White? He's seen 340 regular-season targets and caught 248 passes for 2,164 yards (8.73 yards per catch). As the game has changed and Brady's number of attempts now hovers around 600 per season, it should come as little surprise that White has seen more targets per game (5.39) than Faulk did. White's yards-per-target number comes in slightly behind Faulk at 6.36. 

So far it's a stalemate. Both have been extremely productive in a narrow-but-critical role. Both have been champions multiple times over. Both rose from tenuous starts — White unable to get on the field as a rookie, Faulk nearly fumbling away his opportunity early on. Both have been beloved by teammates, though different personalities. 

White has maintained a quiet workmanlike approach that has impressed Brady even since White was a non-contributor fresh out of the University of Wisconsin. Now he's a captain and one of the team's faces. He's been a regular guest on our Monday Night Patriots program and a go-to for reporters as he's constantly available. 

Faulk, as our guy Tom Curran noted here just before Faulk was inducted into the Patriots Hall of Fame, went from guarded young player to veteran mentor and vocal leader. He wore his heart on his sleeve later in his Patriots career and into retirement, showing his support for Brady by wearing a No. 12 jersey to the NFL draft as the quarterback was in the throes of Deflategate. Faulk was most recently spotted at Patriots minicamp, taking on a quasi-coaching role that — who knows? — may lead to something more down the line.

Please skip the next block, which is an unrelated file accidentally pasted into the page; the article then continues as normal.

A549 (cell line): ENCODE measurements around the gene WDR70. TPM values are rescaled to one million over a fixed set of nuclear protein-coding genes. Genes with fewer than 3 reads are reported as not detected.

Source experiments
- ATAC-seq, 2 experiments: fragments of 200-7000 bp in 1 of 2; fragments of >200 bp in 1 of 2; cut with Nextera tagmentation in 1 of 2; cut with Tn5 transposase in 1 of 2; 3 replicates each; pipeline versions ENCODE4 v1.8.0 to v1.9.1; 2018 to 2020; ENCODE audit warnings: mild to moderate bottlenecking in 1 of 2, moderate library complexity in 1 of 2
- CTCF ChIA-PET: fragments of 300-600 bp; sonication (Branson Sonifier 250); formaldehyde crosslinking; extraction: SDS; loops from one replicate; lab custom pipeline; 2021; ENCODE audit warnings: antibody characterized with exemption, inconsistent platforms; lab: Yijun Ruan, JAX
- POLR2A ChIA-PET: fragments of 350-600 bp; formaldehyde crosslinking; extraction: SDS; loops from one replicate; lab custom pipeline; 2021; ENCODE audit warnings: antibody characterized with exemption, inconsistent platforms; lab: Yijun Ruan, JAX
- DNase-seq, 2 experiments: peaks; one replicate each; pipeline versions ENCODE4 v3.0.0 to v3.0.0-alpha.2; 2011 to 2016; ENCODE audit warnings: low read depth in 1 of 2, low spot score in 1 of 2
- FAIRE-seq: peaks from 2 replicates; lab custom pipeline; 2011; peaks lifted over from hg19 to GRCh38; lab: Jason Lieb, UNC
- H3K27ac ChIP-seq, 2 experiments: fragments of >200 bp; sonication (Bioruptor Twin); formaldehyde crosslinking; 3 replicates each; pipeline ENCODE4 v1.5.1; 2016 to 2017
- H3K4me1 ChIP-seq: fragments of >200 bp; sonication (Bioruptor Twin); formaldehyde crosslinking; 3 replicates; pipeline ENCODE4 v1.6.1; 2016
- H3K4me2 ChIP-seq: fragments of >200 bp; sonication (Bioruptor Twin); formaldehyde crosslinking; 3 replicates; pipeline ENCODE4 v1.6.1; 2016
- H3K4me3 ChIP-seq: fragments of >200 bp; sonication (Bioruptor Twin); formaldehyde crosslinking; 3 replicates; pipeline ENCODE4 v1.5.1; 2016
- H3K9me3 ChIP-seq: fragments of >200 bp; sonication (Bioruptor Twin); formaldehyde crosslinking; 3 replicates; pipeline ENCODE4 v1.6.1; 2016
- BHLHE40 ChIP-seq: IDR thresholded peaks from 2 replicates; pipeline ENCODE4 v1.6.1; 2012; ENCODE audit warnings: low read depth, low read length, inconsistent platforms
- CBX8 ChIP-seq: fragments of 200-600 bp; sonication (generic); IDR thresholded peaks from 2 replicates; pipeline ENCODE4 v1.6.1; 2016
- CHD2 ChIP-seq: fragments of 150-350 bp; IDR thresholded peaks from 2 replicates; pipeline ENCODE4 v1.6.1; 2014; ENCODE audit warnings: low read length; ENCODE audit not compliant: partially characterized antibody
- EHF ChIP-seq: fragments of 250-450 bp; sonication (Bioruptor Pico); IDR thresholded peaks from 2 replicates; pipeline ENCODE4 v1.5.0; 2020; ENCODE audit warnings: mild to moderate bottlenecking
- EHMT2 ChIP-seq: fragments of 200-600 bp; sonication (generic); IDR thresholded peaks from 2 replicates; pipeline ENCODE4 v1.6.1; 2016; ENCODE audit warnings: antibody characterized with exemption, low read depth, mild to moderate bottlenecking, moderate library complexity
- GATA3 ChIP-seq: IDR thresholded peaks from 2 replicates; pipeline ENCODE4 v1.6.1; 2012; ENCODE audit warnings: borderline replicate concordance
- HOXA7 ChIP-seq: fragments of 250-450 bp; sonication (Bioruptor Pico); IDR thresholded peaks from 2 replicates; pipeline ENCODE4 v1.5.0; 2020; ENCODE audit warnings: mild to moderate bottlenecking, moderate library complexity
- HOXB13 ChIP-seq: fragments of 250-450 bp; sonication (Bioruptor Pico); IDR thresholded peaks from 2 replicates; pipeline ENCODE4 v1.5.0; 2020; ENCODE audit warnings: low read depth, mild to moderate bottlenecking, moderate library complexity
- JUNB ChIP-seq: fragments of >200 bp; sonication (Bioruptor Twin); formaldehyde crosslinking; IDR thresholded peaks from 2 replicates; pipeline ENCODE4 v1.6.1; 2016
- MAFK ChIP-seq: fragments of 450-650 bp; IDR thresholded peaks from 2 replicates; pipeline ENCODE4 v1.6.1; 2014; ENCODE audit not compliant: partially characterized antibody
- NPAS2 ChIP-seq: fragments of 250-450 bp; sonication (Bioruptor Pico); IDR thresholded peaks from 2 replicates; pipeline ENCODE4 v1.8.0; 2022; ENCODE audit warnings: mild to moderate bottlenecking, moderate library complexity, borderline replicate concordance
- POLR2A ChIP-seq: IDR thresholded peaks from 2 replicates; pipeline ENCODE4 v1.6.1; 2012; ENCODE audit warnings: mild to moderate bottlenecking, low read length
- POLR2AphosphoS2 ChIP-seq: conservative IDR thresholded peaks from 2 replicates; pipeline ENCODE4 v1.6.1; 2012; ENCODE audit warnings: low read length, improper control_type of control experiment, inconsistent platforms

So how do we separate these two players who've meant so much to the most accomplished quarterback in league history and the franchise that's accumulated half a dozen championships over their tenures? 

Statistically — outside of Faulk's significant special-teams advantage — the differences are relatively negligible. Their average games, playoffs included, look like this . . .

Faulk: 5.6 rush attempts, 23.7 yards rushing, 3.75 targets, 2.84 catches, 24.2 yards receiving, 47.9 total yards

White: 3.3 rush attempts, 13.4 yards rushing, 5.74 targets, 4.08 catches, 35.2 yards receiving, 48.6 total yards

Faulk was the more productive runner, thanks in part to greater opportunity. White has been the more productive receiver, thanks in part to greater opportunity.

Where White probably has the edge on Faulk is in the memorable moments category. Both have scored exactly 34 touchdowns, meaning White is sure to finish well beyond Faulk's career number there. And White's MVP-caliber performance in Super Bowl LI can't be ignored. He served as one of the primary catalysts to bring the Patriots back from 28-3. He caught 14 passes that day, a Super Bowl record, for 110 yards and a touchdown. (White caught 15 passes against the Chargers in last season's Divisional Round, tying an NFL postseason record.) He ran for two more scores against the Falcons, including the game-winner, and he took a direct-snap two-point conversion mirroring Faulk's signature moment from New England's 2003 Super Bowl win over the Panthers. 


Faulk had other memorable playoff performances of his own, including an eight-catch, 82-yard showing against the Chargers in the 2007 AFC title game and a seven-catch performance two weeks later in a failed bid for perfection. But he had just one postseason touchdown in his career, and in 19 playoff games he has fewer catches (51 to 54) and receiving yards (412 to 444) than White has had in 11 playoff games.

Faulk has had a career that has spanned more than twice White's to this point. He was the more productive ball-carrier and return man. If longevity and versatility are your thing, then he probably has to be your guy. But when it comes to executing the role for which both players are known, few have done it better in big moments than White.

One already owns a red jacket. The other, if he keeps this up, is well on his way.